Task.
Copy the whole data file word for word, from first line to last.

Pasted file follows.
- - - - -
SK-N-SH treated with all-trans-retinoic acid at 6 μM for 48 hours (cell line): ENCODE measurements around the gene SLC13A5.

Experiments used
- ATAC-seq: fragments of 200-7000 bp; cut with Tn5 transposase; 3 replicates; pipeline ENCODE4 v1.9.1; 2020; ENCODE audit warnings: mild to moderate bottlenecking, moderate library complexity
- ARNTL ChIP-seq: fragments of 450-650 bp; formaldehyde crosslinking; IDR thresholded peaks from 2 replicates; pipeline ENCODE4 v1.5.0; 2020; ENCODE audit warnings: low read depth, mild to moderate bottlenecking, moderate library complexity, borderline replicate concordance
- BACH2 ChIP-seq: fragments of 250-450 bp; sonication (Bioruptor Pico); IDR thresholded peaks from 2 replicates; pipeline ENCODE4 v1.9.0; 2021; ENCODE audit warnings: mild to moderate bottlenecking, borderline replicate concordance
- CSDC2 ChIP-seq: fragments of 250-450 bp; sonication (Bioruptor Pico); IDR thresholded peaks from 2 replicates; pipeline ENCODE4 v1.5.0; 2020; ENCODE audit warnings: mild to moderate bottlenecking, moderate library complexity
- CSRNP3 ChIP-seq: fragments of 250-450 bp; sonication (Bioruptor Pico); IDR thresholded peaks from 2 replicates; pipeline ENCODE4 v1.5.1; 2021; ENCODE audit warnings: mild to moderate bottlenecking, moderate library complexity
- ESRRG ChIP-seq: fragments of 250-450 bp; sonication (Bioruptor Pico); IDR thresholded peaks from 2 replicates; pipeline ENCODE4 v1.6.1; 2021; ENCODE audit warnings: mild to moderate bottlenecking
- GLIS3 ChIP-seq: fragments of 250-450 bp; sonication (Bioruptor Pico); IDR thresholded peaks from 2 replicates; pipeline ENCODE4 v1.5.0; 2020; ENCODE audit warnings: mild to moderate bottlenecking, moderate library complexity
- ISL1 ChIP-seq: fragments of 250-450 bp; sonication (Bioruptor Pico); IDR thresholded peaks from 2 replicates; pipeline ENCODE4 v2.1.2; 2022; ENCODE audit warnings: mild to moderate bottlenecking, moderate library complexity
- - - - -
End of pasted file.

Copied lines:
SK-N-SH treated with all-trans-retinoic acid at 6 μM for 48 hours (cell line): ENCODE measurements around the gene SLC13A5.

Experiments used
- ATAC-seq: fragments of 200-7000 bp; cut with Tn5 transposase; 3 replicates; pipeline ENCODE4 v1.9.1; 2020; ENCODE audit warnings: mild to moderate bottlenecking, moderate library complexity
- ARNTL ChIP-seq: fragments of 450-650 bp; formaldehyde crosslinking; IDR thresholded peaks from 2 replicates; pipeline ENCODE4 v1.5.0; 2020; ENCODE audit warnings: low read depth, mild to moderate bottlenecking, moderate library complexity, borderline replicate concordance
- BACH2 ChIP-seq: fragments of 250-450 bp; sonication (Bioruptor Pico); IDR thresholded peaks from 2 replicates; pipeline ENCODE4 v1.9.0; 2021; ENCODE audit warnings: mild to moderate bottlenecking, borderline replicate concordance
- CSDC2 ChIP-seq: fragments of 250-450 bp; sonication (Bioruptor Pico); IDR thresholded peaks from 2 replicates; pipeline ENCODE4 v1.5.0; 2020; ENCODE audit warnings: mild to moderate bottlenecking, moderate library complexity
- CSRNP3 ChIP-seq: fragments of 250-450 bp; sonication (Bioruptor Pico); IDR thresholded peaks from 2 replicates; pipeline ENCODE4 v1.5.1; 2021; ENCODE audit warnings: mild to moderate bottlenecking, moderate library complexity
- ESRRG ChIP-seq: fragments of 250-450 bp; sonication (Bioruptor Pico); IDR thresholded peaks from 2 replicates; pipeline ENCODE4 v1.6.1; 2021; ENCODE audit warnings: mild to moderate bottlenecking
- GLIS3 ChIP-seq: fragments of 250-450 bp; sonication (Bioruptor Pico); IDR thresholded peaks from 2 replicates; pipeline ENCODE4 v1.5.0; 2020; ENCODE audit warnings: mild to moderate bottlenecking, moderate library complexity
- ISL1 ChIP-seq: fragments of 250-450 bp; sonication (Bioruptor Pico); IDR thresholded peaks from 2 replicates; pipeline ENCODE4 v2.1.2; 2022; ENCODE audit warnings: mild to moderate bottlenecking, moderate library complexity